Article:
Keywords: Agomelatine ; Prenatal stress ; Adult neurogenesis ; Ventral hippocampus ; Fluoxetine ; Phospho-CREB ; Metabotropic glutamate receptors
    ISSN: 0033-3158
    E-ISSN: 1432-2072
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  • 4
    In: Epilepsia, July 2015, Vol.56(7), pp.1141-1151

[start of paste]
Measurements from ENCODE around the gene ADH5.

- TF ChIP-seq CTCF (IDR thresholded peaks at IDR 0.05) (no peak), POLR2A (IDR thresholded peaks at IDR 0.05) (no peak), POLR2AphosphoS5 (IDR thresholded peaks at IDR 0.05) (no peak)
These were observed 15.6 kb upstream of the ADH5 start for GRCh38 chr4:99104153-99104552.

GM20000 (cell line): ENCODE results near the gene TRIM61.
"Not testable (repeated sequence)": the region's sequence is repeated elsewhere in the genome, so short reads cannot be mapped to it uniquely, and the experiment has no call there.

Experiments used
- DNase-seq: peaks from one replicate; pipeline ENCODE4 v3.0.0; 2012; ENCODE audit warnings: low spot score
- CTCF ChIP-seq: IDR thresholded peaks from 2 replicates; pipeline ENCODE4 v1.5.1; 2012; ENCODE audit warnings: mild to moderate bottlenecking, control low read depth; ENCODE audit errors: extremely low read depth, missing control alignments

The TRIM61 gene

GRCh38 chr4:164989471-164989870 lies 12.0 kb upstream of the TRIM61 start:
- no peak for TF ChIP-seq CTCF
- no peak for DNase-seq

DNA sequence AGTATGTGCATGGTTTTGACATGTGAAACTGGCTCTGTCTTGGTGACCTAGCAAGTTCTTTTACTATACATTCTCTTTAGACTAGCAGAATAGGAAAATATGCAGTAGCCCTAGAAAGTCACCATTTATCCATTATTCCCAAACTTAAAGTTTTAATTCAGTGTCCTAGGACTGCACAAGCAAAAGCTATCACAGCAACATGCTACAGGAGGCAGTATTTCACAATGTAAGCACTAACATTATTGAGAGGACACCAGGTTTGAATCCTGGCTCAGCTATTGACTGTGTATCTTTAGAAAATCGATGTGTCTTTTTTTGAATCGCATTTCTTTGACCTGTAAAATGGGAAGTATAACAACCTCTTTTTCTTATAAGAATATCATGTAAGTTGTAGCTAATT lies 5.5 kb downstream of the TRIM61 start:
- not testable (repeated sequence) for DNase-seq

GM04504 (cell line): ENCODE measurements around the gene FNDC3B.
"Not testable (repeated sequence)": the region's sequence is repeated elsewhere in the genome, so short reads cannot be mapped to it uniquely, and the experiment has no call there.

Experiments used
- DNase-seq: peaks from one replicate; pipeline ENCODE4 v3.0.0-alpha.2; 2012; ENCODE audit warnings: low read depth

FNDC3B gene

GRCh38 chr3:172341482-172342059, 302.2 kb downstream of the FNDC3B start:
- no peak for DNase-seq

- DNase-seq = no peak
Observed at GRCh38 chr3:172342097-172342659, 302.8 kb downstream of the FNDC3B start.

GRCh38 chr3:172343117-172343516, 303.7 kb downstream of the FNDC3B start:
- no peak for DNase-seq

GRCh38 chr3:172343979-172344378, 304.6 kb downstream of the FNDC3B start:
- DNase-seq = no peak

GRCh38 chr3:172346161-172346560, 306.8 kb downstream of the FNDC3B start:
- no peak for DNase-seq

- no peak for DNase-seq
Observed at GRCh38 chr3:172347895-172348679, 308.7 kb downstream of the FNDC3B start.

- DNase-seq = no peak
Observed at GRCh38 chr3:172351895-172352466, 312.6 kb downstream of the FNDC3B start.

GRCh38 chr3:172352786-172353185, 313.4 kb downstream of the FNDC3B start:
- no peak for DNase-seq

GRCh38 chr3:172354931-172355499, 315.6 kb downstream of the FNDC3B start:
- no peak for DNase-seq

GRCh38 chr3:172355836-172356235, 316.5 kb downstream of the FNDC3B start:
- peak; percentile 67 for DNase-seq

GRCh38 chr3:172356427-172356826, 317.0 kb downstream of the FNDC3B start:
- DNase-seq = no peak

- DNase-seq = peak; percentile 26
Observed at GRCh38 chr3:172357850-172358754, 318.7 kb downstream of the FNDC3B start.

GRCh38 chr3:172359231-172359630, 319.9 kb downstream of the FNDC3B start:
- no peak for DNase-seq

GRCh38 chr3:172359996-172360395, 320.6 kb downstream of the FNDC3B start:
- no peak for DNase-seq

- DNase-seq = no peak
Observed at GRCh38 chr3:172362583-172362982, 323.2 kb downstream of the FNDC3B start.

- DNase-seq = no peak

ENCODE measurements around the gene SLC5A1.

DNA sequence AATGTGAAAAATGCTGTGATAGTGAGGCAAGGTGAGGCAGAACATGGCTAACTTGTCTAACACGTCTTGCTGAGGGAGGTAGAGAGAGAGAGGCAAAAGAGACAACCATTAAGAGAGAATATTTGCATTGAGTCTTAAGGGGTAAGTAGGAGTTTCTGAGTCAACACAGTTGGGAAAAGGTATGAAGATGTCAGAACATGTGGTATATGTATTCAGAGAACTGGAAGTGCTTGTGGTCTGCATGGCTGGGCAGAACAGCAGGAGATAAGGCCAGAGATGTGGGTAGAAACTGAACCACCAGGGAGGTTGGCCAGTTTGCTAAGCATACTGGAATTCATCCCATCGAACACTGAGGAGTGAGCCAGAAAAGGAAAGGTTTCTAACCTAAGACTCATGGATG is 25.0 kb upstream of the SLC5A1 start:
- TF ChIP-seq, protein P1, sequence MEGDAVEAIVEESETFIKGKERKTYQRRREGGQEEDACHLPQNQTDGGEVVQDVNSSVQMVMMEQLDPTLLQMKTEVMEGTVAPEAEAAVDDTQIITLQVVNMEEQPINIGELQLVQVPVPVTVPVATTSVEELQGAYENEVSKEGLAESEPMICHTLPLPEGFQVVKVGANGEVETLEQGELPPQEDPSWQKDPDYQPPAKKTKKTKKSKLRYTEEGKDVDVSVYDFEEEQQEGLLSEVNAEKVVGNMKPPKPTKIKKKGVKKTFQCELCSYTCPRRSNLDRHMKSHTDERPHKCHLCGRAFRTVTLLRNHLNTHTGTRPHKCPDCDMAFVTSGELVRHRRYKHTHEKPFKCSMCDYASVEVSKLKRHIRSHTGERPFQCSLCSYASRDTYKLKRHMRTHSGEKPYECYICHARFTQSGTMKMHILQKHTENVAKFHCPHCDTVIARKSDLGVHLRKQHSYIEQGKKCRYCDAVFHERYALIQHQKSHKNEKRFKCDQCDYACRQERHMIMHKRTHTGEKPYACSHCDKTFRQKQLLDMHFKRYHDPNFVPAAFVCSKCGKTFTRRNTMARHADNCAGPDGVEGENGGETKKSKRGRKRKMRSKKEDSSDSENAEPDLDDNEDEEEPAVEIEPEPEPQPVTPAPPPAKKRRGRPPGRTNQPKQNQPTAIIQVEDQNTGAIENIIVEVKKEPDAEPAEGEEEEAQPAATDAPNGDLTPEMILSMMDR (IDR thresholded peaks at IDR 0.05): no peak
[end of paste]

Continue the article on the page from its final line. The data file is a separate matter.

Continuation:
Description: To purchase or authenticate to the full-text of this article, please visit this link: http://onlinelibrary.wiley.com/doi/10.1111/epi.13024/abstract Byline: Valerio D'Amore, Constanze Randow, Ferdinando Nicoletti, Richard Teke Ngomba, Gilles Luijtelaar Keywords: Glutamate; GABA ; Absence epilepsy; WAG/Rij rats; mGlu PAM Summary Objective Glutamate and [gamma]-aminobutyric acid (GABA) are the key neurotransmitter systems in the cortical-thalamocortical network, involved in normal and pathologic oscillations such as spike-wave discharges (SWDs), which characterize different forms of absence epilepsy. Metabotropic glutamate (mGlu) and GABA receptors are widely expressed within this network. Herein, we examined the effects of two selective positive allosteric modulators (PAMs) of mGlu1 and mGlu5 receptors, the GABA reuptake inhibitor, tiagabine, and their interaction in the somatosensory cortex and thalamus on SWDs in WAG/Rij rats. Methods Male WAG/Rij rats were equipped with bilateral cannulas in the somatosensory cortex (S1po) or the ventrobasal (VB) thalamic nuclei, and with cortical electroencephalography (EEG) electrodes. Rats received a single dose of the mGlu1 receptor PAM, RO0711401, or the mGlu5 receptor PAM, VU0360172, various doses of tiagabine, or VU0360172 combined with tiagabine. Results Both PAMs suppressed SWDs regardless of the site of injection. Tiagabine enhanced SWDs when injected into the thalamus, but, unexpectedly, suppressed SWDs in a dose-dependent manner when injected into the cortex. Intracortical co-injection of VU0360172 and tiagabine produced slightly larger effects as compared to either VU0360172 or tiagabine alone. Intrathalamic co-injections of VU0360172 and subthreshold doses of tiagabine caused an antiabsence effect similar to that exhibited by VU0360172 alone in the first 10 min. At 30 min, however, the antiabsence effect of VU0360172 was prevented by subthreshold doses of tiagabine, and the combination produced a paradoxical proabsence effect at 40 and 50 min. Significance These data (1) show that mGlu1 and mGlu5 receptor PAMs reduce absence seizures acting at both thalamic and cortical levels; (2) demonstrate for the first time that tiagabine, despite its established absence-enhancing effect, reduces SWDs when injected into the somatosensory cortex; and (3) indicate that the efficacy of VU0360172 in the thalamus may be critically affected by the availability of (extra)synaptic GABA. CAPTION(S): Data S1. Surgery and EEG Recordings.